Boston University is reeling in the wake of allegations of misbehavior on the hockey team that until Friday were unknown to nearly everyone at the school, including most of its board of trustees.
The allegations surfaced in appendices to a public report on BU’s hockey culture, released by an internal task force Wednesday. The additional seamy details, describing rampant disrespect of women by some team members and a secret nude party at Agganis Arena in 2009, were not released to anyone beyond the task force members, a few administrators, and the board’s 16-member executive committee.
That left most of the 39 trustees unaware of the documents’ graphic contents — which raised serious questions about the actions of celebrated hockey coach Jack Parker — until details were reported in Friday’s Globe. Those trustees were also not consulted about how the school should reform its hockey culture; the task force’s 14 sweeping recommendations were devised with little input from the board.
Stephen Burgay, BU’s vice president for marketing and communications, said all trustees were told the detailed appendices existed but that they would not be released “because of our promises of confidentiality and the fact that the appendices are not entirely reliable sources of information.”
Yet the documents do not name the vast majority of the 34 students, staff, and faculty members who spoke to the task force, and many of the allegations were corroborated by multiple people with direct knowledge of the events.
‘If anyone thinks what’s going on at BU is only going on at BU, they need to get out more.’
For instance, several hockey players, students, and an athletics staffer consistently described the debauched victory party at an otherwise deserted Agganis Arena following the team’s 2009 national championship victory. Parker told the task force he did not know much about the party beyond the fact that there was some drinking in the locker room.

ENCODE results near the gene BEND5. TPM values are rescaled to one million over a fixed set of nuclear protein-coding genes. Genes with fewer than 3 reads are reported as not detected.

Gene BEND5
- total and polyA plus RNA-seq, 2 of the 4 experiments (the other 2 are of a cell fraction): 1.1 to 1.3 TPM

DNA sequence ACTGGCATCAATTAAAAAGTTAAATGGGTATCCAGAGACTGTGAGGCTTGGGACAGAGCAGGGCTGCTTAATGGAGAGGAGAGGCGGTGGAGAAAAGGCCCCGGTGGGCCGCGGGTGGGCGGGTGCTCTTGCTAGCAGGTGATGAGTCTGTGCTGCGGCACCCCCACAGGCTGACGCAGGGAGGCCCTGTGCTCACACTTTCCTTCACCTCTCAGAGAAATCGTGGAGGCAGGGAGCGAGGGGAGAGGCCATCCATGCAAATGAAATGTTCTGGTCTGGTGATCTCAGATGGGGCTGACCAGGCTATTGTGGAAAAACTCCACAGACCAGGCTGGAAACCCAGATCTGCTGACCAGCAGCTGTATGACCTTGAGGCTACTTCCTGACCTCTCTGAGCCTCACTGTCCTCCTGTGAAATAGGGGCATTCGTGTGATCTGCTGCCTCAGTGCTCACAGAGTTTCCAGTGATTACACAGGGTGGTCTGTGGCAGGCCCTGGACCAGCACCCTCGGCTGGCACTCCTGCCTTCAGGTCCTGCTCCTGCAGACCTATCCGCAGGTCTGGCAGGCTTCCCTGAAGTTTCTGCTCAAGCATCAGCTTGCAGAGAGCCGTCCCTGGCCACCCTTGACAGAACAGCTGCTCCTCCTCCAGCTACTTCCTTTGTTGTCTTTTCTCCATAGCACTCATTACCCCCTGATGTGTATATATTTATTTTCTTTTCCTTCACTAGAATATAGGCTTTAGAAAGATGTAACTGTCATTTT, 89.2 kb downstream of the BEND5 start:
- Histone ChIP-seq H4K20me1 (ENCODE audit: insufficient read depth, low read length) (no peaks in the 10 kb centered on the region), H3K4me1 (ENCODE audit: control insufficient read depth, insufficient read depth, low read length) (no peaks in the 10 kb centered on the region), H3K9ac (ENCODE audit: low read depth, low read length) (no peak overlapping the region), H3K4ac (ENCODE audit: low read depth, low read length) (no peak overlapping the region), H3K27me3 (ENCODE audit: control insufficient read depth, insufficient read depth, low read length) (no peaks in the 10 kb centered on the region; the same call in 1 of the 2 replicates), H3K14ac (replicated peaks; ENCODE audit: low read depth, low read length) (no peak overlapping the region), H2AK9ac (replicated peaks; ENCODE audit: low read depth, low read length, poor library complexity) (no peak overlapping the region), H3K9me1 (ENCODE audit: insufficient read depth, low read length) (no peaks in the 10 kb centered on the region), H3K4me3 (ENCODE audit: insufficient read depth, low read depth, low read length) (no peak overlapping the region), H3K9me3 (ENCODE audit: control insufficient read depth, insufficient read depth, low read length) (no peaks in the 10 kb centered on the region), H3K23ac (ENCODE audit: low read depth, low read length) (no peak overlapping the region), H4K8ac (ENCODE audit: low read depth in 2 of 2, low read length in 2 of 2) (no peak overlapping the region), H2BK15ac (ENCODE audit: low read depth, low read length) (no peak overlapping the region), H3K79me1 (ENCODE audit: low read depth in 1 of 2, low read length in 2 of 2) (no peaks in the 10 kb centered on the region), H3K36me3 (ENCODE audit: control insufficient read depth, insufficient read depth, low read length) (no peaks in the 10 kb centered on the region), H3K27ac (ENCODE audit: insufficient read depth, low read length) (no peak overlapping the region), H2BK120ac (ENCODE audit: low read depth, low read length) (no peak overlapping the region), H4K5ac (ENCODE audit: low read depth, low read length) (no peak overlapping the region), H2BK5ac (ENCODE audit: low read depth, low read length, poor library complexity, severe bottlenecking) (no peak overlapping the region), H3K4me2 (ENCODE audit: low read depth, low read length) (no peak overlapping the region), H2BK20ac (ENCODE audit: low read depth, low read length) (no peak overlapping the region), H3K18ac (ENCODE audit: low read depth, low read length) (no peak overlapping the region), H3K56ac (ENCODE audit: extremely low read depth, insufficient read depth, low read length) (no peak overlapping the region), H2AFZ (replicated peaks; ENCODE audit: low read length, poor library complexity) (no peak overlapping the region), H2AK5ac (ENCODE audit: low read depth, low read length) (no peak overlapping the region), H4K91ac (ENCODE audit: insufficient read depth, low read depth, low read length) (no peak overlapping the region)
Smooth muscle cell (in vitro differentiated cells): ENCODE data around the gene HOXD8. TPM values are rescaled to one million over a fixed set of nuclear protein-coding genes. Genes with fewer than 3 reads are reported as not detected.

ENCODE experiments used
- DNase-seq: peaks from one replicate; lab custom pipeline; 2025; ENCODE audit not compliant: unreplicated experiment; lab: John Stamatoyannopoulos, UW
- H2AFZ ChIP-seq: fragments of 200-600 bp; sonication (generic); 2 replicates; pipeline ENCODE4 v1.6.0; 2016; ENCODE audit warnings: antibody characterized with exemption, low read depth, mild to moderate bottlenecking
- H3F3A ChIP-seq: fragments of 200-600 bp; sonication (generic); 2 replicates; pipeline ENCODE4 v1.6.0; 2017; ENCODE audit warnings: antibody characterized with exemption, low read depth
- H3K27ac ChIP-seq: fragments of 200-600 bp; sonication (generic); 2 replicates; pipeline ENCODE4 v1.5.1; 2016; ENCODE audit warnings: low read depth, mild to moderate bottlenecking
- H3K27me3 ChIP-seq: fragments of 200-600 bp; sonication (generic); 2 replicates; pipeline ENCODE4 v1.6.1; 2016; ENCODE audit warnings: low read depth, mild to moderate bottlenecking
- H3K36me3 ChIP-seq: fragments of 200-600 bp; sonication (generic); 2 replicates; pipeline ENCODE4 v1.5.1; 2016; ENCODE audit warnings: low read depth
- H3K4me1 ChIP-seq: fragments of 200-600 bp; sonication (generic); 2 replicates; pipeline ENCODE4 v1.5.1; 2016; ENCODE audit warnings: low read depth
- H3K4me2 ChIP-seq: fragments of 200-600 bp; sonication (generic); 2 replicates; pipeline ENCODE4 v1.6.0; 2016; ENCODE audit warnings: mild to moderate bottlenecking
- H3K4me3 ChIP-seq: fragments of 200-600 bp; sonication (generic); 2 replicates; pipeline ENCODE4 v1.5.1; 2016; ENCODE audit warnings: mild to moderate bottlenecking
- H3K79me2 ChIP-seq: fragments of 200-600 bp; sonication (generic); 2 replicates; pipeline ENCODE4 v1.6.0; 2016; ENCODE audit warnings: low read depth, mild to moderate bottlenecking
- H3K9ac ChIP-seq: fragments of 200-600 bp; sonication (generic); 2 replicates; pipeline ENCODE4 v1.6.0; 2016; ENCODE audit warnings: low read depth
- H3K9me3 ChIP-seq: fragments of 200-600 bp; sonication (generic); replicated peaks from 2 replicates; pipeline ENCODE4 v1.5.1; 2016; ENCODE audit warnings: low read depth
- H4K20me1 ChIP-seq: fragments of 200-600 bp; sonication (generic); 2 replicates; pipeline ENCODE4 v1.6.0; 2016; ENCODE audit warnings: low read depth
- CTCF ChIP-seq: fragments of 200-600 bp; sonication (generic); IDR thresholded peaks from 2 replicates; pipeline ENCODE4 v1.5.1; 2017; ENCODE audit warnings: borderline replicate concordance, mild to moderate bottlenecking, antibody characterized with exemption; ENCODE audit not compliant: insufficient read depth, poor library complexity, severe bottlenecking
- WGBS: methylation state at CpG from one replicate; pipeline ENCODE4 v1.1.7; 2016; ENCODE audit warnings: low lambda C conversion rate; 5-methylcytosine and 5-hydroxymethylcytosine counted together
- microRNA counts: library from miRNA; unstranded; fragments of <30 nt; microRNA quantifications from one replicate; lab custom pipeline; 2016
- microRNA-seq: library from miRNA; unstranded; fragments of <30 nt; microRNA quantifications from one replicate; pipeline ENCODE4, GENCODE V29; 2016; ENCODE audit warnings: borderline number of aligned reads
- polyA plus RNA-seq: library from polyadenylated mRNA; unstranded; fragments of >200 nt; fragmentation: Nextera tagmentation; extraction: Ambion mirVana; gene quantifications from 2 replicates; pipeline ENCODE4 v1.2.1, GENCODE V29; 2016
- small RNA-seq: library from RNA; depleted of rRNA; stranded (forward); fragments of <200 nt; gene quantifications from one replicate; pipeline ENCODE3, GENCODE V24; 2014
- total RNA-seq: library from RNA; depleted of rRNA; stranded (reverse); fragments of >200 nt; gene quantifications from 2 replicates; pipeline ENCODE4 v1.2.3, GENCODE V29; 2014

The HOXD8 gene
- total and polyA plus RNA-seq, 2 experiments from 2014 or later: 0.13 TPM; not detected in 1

But two players and the athletics staffer said Parker found out about the party days after it occurred, reprimanded the team, and never informed administrators or campus police.
Parker was also sharply criticized in the report by students, faculty, and even several of his own players, who said that in the last year his disciplinary standards had grown lax.
He did not return Globe phone calls over the last three days.
On campus Friday, athletic staffers privately wondered whether the new revelations would lead to the ouster of Parker, 67, after nearly four decades as coach.
Parker is so key to the hockey program that the Agganis rink is named after him. He is second among active college coaches in wins, and his 876 victories are the most of any college hockey coach at the same institution.
The school has stripped Parker of one of his titles, executive athletic director, in hopes of shifting away some responsibility for overseeing team behavior while also ensuring better communication between Parker and top university administrators. But the task force did not recommend removing him as coach or docking his salary, and Burgay said the school did not plan to take either action.
Some BU students and alumni said Friday they felt it was time for Parker to go.